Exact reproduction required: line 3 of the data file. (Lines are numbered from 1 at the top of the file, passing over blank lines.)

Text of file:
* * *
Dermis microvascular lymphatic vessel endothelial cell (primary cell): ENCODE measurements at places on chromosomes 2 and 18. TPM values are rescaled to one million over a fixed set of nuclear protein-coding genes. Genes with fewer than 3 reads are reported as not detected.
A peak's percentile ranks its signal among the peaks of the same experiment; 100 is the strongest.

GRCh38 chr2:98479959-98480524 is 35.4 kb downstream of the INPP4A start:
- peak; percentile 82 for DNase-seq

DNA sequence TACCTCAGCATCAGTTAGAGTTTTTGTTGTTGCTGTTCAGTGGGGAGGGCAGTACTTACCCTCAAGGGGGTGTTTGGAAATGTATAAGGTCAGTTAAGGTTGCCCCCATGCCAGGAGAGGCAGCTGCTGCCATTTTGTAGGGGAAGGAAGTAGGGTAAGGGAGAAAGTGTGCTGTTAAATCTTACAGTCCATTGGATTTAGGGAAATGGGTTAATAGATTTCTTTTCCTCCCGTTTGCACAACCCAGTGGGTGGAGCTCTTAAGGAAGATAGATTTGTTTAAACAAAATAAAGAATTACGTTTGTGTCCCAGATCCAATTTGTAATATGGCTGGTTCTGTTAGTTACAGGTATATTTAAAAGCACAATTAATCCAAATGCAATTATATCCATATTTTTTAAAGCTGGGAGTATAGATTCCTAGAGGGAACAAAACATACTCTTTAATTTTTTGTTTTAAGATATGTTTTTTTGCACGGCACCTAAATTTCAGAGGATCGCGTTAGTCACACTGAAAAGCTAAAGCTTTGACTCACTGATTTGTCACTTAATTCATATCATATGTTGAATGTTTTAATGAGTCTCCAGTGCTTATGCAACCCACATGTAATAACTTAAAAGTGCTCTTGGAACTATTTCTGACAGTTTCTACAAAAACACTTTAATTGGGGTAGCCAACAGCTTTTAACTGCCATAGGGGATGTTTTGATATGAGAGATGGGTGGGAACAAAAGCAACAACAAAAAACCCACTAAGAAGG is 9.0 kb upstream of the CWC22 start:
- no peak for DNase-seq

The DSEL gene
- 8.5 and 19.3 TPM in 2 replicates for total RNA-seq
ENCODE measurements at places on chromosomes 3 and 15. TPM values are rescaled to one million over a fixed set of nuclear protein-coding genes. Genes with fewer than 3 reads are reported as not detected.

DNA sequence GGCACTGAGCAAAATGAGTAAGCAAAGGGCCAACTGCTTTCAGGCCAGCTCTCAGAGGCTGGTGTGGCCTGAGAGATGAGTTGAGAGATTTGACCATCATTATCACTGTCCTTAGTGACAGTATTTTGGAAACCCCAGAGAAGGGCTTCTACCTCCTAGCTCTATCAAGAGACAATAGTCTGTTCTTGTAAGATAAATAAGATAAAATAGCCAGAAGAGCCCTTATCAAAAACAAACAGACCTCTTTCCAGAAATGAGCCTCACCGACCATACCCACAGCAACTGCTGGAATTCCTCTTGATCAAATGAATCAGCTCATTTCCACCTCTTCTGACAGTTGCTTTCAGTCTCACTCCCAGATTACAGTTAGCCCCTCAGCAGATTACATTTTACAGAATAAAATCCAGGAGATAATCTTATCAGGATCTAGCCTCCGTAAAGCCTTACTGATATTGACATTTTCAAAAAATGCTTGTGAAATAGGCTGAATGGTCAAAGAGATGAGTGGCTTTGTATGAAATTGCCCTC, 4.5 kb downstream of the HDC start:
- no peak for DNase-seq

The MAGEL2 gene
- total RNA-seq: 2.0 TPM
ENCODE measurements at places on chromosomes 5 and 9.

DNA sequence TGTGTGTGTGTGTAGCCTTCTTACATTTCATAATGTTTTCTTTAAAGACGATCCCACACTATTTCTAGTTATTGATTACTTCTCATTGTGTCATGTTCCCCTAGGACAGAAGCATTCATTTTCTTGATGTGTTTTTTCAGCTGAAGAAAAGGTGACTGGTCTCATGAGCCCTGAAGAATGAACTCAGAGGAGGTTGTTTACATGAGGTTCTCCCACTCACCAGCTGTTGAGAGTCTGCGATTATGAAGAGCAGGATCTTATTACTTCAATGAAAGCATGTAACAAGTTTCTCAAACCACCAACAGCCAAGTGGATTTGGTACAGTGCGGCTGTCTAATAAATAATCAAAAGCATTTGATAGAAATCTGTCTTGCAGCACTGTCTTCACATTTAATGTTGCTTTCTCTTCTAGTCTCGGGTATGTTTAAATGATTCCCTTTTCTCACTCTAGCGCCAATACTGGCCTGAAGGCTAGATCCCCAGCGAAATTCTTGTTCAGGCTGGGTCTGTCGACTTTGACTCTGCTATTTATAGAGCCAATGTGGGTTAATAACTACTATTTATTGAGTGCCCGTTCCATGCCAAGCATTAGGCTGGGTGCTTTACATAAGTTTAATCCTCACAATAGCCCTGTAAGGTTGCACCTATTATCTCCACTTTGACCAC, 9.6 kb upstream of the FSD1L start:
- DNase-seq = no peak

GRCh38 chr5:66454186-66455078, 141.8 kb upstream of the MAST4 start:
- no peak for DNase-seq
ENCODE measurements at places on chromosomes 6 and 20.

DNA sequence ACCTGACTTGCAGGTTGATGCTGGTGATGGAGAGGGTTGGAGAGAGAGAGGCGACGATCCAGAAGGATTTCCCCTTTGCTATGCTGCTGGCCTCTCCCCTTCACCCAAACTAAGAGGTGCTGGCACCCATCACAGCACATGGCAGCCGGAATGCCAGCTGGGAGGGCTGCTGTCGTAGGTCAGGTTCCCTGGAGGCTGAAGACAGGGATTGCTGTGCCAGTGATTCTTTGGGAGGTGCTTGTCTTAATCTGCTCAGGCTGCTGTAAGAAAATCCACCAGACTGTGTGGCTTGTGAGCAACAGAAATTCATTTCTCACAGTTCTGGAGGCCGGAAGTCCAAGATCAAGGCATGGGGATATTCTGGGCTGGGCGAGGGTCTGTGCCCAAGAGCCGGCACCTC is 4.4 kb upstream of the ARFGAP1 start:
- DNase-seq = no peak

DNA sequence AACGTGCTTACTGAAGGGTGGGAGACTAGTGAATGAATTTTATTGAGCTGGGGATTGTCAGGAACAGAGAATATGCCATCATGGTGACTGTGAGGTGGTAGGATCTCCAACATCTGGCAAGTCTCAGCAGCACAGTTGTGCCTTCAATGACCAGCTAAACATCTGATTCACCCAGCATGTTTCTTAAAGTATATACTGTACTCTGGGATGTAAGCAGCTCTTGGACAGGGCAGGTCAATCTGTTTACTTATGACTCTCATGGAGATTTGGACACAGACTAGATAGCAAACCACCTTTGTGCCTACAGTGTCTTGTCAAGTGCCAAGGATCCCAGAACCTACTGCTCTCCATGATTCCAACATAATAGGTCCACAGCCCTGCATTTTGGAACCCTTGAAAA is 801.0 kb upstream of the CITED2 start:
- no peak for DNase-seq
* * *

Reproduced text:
GRCh38 chr2:98479959-98480524 is 35.4 kb downstream of the INPP4A start: